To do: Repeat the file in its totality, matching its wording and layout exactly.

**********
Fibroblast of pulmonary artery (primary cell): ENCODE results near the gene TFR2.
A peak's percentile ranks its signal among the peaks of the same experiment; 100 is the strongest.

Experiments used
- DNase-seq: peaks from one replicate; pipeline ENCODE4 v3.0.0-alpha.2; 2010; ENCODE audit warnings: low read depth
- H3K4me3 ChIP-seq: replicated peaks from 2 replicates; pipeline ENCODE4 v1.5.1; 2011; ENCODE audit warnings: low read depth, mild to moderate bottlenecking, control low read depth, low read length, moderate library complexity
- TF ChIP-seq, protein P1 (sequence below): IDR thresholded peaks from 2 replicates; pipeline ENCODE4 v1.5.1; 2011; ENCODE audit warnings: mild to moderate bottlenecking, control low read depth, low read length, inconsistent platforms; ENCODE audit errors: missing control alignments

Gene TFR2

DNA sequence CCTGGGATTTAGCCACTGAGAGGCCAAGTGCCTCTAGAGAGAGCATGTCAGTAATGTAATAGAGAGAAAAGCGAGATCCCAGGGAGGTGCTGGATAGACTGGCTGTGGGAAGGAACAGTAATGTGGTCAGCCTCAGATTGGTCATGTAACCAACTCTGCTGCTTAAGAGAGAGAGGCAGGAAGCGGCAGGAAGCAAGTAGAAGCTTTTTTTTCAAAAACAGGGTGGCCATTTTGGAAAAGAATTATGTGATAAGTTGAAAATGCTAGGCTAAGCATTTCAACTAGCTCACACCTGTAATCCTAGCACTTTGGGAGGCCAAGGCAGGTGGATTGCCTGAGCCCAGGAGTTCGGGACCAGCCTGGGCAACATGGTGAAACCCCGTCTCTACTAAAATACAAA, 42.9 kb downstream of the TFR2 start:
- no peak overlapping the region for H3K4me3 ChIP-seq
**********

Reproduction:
Fibroblast of pulmonary artery (primary cell): ENCODE results near the gene TFR2.
A peak's percentile ranks its signal among the peaks of the same experiment; 100 is the strongest.

Experiments used
- DNase-seq: peaks from one replicate; pipeline ENCODE4 v3.0.0-alpha.2; 2010; ENCODE audit warnings: low read depth
- H3K4me3 ChIP-seq: replicated peaks from 2 replicates; pipeline ENCODE4 v1.5.1; 2011; ENCODE audit warnings: low read depth, mild to moderate bottlenecking, control low read depth, low read length, moderate library complexity
- TF ChIP-seq, protein P1 (sequence below): IDR thresholded peaks from 2 replicates; pipeline ENCODE4 v1.5.1; 2011; ENCODE audit warnings: mild to moderate bottlenecking, control low read depth, low read length, inconsistent platforms; ENCODE audit errors: missing control alignments

Gene TFR2

DNA sequence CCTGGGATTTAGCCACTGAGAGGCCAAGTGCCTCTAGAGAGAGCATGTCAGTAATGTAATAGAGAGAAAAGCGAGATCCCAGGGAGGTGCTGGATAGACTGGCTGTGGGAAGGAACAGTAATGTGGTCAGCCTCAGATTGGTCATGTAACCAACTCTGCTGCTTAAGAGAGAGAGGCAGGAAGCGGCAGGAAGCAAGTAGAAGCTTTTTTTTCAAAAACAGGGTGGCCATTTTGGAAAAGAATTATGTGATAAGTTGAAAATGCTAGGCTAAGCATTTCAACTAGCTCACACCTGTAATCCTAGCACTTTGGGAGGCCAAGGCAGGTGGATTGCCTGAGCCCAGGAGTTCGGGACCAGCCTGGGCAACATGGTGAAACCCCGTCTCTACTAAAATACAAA, 42.9 kb downstream of the TFR2 start:
- no peak overlapping the region for H3K4me3 ChIP-seq